I had to admit, I was starting to get swayed over with Rob’s enthusiasm. He and I couldn’t be more than a few months, a year apart age-wise, but my own jaded burnout was easily-infected about finding this piece of paper in time. Also? It was a little fun, and made me feel as if I was somehow catching up on a childhood of missed opportunities reading Batman comics.
“Alright, how about we meet up tomorrow at the apartment,” I said, sliding off the desk. At this point, as nice a guy as Rob was, I was starting to get sick of my apartment and of him. “We’ll start seriously going through Hale’s things, see what we can find there.” Rob started to gather all his work up, shoveling the computer, books, and papers into his bag. “You think it’ll be at his place? Supposedly, Hale’s family never really went through his papers besides the will, just packed it all up. His sons all work in real estate and business now, so they weren’t really art-types. I think they’re both opening up a business using the money they got for the sale of the estate?” Rob stood as he put more papers in his bag, but they all tipped over and spilled out onto the floor. “Ahh, shit.”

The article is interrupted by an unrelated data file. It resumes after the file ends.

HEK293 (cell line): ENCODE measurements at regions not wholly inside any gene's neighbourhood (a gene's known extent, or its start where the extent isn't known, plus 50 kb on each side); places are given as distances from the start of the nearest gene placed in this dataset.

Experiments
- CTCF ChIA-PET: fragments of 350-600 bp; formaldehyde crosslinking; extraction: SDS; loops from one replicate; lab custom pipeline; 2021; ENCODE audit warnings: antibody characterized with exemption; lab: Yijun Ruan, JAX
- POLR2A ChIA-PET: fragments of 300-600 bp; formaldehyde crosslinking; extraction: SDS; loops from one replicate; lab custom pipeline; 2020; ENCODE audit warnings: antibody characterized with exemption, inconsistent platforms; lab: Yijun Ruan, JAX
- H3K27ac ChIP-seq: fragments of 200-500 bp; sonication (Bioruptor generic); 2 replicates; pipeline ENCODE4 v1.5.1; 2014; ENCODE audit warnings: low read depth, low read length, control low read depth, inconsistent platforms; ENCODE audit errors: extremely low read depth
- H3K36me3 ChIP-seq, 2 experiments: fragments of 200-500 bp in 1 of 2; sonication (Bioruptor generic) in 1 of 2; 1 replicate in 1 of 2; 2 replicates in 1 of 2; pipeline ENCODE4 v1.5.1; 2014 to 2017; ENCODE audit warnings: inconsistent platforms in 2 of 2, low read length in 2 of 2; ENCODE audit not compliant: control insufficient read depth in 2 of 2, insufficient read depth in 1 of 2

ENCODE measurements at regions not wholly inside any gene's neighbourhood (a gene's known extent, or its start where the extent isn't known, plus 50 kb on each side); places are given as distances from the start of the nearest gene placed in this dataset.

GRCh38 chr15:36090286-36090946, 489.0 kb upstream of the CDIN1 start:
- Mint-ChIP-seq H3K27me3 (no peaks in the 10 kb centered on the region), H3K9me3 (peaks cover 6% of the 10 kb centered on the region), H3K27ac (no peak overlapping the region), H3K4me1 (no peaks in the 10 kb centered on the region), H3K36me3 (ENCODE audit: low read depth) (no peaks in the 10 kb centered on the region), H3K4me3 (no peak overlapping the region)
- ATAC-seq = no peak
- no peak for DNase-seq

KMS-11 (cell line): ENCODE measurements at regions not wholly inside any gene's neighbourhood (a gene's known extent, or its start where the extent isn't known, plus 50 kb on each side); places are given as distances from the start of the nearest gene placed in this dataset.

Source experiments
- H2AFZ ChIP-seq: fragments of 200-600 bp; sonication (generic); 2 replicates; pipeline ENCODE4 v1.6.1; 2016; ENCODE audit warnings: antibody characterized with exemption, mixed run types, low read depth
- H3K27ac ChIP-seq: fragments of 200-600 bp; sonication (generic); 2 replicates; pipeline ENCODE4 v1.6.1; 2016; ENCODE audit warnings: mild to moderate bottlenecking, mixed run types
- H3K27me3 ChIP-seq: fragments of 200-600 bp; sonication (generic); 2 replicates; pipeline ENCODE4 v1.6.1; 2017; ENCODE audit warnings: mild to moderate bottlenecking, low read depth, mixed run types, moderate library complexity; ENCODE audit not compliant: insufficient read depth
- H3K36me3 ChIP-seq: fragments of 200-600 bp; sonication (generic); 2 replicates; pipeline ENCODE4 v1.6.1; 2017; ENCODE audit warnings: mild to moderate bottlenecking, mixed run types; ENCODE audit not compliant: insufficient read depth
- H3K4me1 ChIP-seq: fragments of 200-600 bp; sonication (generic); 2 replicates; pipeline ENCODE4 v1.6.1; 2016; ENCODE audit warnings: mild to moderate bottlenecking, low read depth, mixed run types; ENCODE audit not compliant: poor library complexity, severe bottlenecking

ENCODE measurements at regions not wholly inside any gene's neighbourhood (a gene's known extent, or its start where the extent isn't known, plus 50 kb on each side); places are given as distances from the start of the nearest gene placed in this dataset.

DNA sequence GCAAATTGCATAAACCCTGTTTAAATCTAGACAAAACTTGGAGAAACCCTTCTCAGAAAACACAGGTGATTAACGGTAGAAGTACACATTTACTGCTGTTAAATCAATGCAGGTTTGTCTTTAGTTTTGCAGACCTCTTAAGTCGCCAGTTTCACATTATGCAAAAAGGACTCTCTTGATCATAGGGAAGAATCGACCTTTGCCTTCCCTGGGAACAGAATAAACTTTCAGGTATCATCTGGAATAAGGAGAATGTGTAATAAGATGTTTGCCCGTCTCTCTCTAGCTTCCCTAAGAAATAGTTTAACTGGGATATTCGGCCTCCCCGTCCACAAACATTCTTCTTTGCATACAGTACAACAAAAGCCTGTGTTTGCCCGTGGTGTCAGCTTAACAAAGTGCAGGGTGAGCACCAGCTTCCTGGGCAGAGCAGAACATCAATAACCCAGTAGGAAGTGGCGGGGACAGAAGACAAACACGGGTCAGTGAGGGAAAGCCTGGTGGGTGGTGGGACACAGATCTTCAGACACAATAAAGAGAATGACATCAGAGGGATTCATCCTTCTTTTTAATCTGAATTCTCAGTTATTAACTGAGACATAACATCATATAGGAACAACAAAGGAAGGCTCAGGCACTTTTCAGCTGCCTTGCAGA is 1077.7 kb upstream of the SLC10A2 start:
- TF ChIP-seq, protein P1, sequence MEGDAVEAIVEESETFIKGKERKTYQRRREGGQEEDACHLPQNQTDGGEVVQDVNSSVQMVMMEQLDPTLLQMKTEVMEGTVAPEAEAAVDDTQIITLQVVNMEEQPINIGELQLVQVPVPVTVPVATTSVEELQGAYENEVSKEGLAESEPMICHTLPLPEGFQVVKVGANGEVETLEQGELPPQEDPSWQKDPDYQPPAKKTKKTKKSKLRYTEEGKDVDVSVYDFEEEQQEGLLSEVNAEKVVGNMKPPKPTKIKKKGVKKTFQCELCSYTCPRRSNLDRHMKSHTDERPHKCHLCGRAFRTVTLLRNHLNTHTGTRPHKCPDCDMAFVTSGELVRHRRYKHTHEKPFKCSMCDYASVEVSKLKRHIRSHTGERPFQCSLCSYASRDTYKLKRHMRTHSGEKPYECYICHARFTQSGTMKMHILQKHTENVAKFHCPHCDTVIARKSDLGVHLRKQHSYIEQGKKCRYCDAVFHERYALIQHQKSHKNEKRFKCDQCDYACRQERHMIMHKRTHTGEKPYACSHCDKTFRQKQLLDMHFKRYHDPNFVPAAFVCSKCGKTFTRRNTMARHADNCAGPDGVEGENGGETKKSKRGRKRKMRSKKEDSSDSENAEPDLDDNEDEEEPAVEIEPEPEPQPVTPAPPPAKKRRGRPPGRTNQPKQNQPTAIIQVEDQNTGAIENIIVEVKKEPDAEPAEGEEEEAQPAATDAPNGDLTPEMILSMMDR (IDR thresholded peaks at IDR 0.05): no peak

“Leave them, I’ll just keep ‘em here, might as well. Noon tomorrow? I have the key.”
“OK, that works,” he said, shouldering his bag and heading to the door. “See you then.” I hear him take the stairs two at a time down to the street level, and then knelt to sweep all the loose photocopies of comics and pages from the Internet about Hale, plus Rob’s own notes, up into my arms, dumping the pile of pictures and paper onto my desk. I picked up the top page, staring at it, a copy of one of the strips that Hale had done while the Korean War was going on, encouraging support of returning US troops “in the cartoonist’s own words” instead of a regular comic. I remember Rob showing it to me earlier that day with great enthusiasum, but as I looked at it again, something struck me about how I could find out some more information about Kirby Hale.
He mentioned in the comic that he’d served in World War
I might as well start somewhere.